To be honest, I first began working on Writing Clementine as a form of personal therapy. A close family member was going through a really rough time, with a relationship breakdown and a struggle with mental illness. I was at a loss as to how to help him. I’m not a very practical person. I didn’t know what I could offer him – other than unconditional love and support – that could help in any way. I felt powerless.
So I did what I always do when I want to fix something in the world and don’t know how to – I wrote. I wrote my story and I wrote his story and, along the way, I ended up writing the stories of some other people I knew, and of some things that happened in my life. I worked through a lot of things, in the end, from my history.
I was helped in all of it by the memory of a miraculous teacher I had in college. His name was Mr Hiller. He was an art teacher, not a philosophy one, as Ms Hiller is in the book. But he did tell us, on our first day, to sit down and write. And we did it every lesson after that. Even our first exam was centred on free writing. It was brilliant therapy for me during a tough time in my young adulthood, so it made sense that I used the same techniques to help Clementine examine her own issues.
Eventually, my family member got better. Eventually, things got better for Clementine too. And I think writing helped us all.
Everything I write is a bit about me, and a bit about working through things in my head, and a bit about trying, in some way, to help. As I said, I’m not practical, or sensible, or very clever. The only thing I can do is write. It’s the only way I know to make the world a bit brighter and better. I write for teenagers because I want to tell them that things will be okay. I want to make them smile. I want to help them get better if things are bad.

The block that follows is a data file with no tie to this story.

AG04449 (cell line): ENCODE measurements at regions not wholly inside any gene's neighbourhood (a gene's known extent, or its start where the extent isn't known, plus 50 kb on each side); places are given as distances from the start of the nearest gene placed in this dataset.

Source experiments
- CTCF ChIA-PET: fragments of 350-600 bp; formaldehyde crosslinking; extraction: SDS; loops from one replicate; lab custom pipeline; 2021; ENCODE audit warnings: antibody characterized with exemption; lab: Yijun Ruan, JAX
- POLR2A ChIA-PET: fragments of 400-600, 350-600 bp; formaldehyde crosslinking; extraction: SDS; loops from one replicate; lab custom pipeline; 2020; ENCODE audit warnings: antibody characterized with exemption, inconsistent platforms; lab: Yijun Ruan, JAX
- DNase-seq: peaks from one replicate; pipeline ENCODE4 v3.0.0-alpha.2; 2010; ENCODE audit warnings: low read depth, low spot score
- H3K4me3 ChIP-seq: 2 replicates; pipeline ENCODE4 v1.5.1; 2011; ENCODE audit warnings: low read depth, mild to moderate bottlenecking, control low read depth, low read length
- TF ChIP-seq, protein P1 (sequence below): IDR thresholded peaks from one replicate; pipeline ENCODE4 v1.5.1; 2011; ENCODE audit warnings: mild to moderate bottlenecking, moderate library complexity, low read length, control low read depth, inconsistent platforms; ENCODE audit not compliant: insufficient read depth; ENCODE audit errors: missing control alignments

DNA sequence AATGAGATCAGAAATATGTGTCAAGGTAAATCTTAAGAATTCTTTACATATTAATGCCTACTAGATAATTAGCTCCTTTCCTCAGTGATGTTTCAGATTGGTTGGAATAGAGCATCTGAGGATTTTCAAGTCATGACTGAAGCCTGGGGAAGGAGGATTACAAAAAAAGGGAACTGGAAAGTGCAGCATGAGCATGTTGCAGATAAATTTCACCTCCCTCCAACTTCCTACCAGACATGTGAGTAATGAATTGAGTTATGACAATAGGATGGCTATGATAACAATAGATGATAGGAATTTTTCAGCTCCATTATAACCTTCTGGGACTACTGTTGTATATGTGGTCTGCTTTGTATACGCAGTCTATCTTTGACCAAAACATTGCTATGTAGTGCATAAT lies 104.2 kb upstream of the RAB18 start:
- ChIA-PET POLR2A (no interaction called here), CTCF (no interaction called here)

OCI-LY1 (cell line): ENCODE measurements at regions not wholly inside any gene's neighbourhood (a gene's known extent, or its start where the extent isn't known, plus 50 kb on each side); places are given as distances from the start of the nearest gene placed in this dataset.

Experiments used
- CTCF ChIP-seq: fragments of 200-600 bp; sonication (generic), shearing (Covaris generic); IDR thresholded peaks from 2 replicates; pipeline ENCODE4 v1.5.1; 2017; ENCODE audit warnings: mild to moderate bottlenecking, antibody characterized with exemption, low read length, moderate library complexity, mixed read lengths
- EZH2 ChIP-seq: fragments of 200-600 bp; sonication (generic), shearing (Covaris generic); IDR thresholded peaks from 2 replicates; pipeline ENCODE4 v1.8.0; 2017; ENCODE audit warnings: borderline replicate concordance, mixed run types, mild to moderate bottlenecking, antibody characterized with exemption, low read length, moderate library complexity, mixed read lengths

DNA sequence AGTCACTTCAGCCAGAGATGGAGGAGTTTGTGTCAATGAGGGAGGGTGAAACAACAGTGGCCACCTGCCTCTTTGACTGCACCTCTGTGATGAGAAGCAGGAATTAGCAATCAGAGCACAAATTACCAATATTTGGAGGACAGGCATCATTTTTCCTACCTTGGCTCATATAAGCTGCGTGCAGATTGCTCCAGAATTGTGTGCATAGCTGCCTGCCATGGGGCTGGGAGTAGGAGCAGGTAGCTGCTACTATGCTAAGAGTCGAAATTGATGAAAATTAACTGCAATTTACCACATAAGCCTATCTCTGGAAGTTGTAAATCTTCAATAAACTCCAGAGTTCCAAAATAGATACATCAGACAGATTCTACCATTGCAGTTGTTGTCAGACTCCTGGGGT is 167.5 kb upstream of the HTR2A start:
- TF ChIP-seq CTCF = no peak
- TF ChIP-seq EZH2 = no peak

I never plan my novels. The characters grow inside me and they tell me their story. I wish I was a plotter. It would make life so much easier in the editing phase, but I think if I did plan or map things out in advance, writing would come to feel like a job; like work. Now, it is my joy and my passion and my saviour when things are less than happy. And it comes organically. It comes easily.
And that’s not to say that it’s always good when it comes out. My first drafts are, without fail, woeful. But I like editing, too, and I love working with wonderful editors, like Elise and Jodie at Allen & Unwin. I love the feeling that my words are becoming bigger than me. They are taking on a life of their own, and being moulded and shaped by talented people; beautiful souls. There’s something so special about this process. It’s a kind of therapy in itself!
Kate Gordon is an Australian writer of young adult fiction living in Tasmania. Her latest book, Writing Clementine, is published by Allen & Unwin and is now available. Visit Kate's website and Facebook page to keep up to date with her latest book and writing news.